Politically aware and active Americans are on the edge of their seats awaiting the Supreme Court’s Obamacare decision expected this week. But let’s deal today with some fatal flaws in the liberal beliefs regarding how the Supreme Court would rule on the constitutionality of Obamacare.
If you read this New York Times article you’ll see that, as the title indicates, supporters of Obamacare were very slow to pick up on constitutional problems with the sweeping healthcare legislation due to decades of court precedent concerning the interstate commerce clause in our Constitution and I believe there are two reasons for their sloth.
There are at least two fatal flaws with the liberal thought process in this case but first, here is the relevant paragraph from the New York Times article:
Looking back, Democrats said they had had every reason for confidence, given decades of Supreme Court precedents affirming Congress’s authority to regulate interstate commerce, and lawyers who defended the law said they had always taken the challenge seriously even if politicians had not. But they underestimated the chances that conservative judges might, in this view, radically reinterpret or discard those precedents.
Now, the first fatal flaw is the complete liberal belief in the legal philosophy of stare decisis, believing that a current court should not, cannot or will not find a previous court’s ruling in error, and that’s just patently false as it has happened so many times over the decades.
In fact, I believe liberals really only developed that belief once they felt they had a lock on the federal courts and an opportunity to move their agenda ahead through the courts, but as conservative presidents began to appoint conservative judges and justices with a firm respect for, and fidelity to, our Constitution that directly threatened the liberal judicial powerbase they began to push stare decisis as a governing judicial philosophy.
We had decades of court ruling affirming the religious rights of Americans and even state and local governments even to the extent of a Supreme Court statement in one of their 1892 rulings that America was a Christian nation. However, liberals began attacking “church and state” in our courts in the 1930s and those attacks culminated in what we know today as the Madalyn Murray O’Hair Supreme Court case of 1963 that essentially took God out of the schools and public square after almost 200 years of the exact opposite precedent. But what if that Supreme Court had held to stare decisis as liberals now claim they should?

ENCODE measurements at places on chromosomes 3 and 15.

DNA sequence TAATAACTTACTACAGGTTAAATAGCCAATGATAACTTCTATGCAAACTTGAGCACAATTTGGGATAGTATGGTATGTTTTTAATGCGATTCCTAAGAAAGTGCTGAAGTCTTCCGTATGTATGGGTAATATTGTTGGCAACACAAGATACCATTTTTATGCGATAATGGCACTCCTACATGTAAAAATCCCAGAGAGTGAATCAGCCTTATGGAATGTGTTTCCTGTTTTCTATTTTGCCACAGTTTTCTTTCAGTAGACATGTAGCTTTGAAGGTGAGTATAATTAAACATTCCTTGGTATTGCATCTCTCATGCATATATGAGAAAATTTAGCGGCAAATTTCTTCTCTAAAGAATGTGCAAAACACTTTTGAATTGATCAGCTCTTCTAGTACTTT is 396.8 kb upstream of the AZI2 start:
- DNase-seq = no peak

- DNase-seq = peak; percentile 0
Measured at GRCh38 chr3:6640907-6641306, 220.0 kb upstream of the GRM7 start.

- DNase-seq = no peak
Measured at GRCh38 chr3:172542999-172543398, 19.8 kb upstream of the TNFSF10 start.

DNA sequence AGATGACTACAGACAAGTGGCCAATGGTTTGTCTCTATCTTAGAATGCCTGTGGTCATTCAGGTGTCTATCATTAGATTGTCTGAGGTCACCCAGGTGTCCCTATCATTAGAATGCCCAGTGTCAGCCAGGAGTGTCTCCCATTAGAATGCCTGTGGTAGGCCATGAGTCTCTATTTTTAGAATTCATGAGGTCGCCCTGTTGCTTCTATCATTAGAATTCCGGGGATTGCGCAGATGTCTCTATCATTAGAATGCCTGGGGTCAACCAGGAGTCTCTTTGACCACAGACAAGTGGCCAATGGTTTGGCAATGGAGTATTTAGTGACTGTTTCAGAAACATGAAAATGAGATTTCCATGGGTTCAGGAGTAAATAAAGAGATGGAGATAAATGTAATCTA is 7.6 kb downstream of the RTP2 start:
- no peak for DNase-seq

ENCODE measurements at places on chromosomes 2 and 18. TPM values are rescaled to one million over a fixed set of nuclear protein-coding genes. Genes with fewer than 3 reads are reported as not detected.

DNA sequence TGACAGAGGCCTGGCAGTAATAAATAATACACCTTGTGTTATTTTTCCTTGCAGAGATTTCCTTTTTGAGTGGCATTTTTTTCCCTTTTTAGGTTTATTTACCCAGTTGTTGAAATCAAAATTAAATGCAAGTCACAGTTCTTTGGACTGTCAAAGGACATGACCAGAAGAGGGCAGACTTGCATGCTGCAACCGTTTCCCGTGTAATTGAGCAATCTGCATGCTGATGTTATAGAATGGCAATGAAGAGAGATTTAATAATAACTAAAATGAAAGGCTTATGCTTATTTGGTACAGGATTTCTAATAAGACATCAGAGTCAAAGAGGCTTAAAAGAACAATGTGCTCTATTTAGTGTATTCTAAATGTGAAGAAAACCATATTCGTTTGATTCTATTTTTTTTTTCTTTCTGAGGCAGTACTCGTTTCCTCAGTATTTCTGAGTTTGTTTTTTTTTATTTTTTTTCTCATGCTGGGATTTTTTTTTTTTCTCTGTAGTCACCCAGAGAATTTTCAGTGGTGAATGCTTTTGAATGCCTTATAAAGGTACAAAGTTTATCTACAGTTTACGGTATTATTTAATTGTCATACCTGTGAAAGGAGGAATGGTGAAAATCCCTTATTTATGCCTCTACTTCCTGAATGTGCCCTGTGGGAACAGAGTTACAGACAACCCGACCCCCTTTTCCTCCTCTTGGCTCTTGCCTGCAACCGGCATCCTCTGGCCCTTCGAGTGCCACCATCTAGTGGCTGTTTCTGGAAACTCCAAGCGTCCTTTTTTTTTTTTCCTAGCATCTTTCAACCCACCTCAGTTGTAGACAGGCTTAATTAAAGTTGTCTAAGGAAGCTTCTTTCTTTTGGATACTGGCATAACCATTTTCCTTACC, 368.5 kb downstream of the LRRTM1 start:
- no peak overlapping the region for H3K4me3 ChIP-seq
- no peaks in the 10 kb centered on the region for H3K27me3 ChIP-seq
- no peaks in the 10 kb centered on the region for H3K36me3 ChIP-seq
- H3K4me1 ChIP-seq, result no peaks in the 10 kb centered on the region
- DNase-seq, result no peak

There are numerous other examples, of course, but I hope you get the idea.
To take it a step further, liberals and progressives believe, wrongly, that our Constitution is a living and evolving document but apparently, in their mind, it only evolves in one direction – toward ever increasing government power. But using their philosophy of a living document who is to say it doesn’t, or can’t, evolve to more limited government in the eyes of any given sitting court rather than increasing government power?
But at the end of the day, if the Constitution is an evolving document, as they claim, then wouldn’t the philosophy of stare decisis fly in the face of that because no court would be able to overturn previously conservative decisions by reinterpreting our Constitution in order that it might evolve in their desired direction?
There is an inherent conflict in the two liberal positions of stare decisis and a living – evolving – Constitution.
The second fatal flaw in the liberal position is the belief that there is no point in time or law where government will push beyond what courts have decided in the past or where they are willing to go in the future. But in fact, most court decisions come exactly because government pushes the lines previously drawn and government is often rebuked.
It is true that there have been dozens, if not hundreds, of interstate commerce court decisions that have expanded federal powers over the decades but the liberal position in this case assumes there can never be a bridge too far.
Children will always test parents by pushing the limits parents set and government – men in power – is not completely unlike a child in that they will always seek to enhance their power. Just like children men and women in politics want to expand the boundaries by which they feel constrained and like parents, courts must sometimes step in and say this far and no farther.
I believe – and I pray – that liberals are about to be caught off-guard by our Supreme Court with respect to Obamacare. I believe – and I pray – the current Supreme Court is about to exercise true faith and allegiance to our Constitution rather than the liberal judicial philosophies of stare decisis and a “living document.”
I believe – and I pray – that the Roberts Court is about to pay great honor and tribute to our Founding Fathers and our American ideal of Liberty.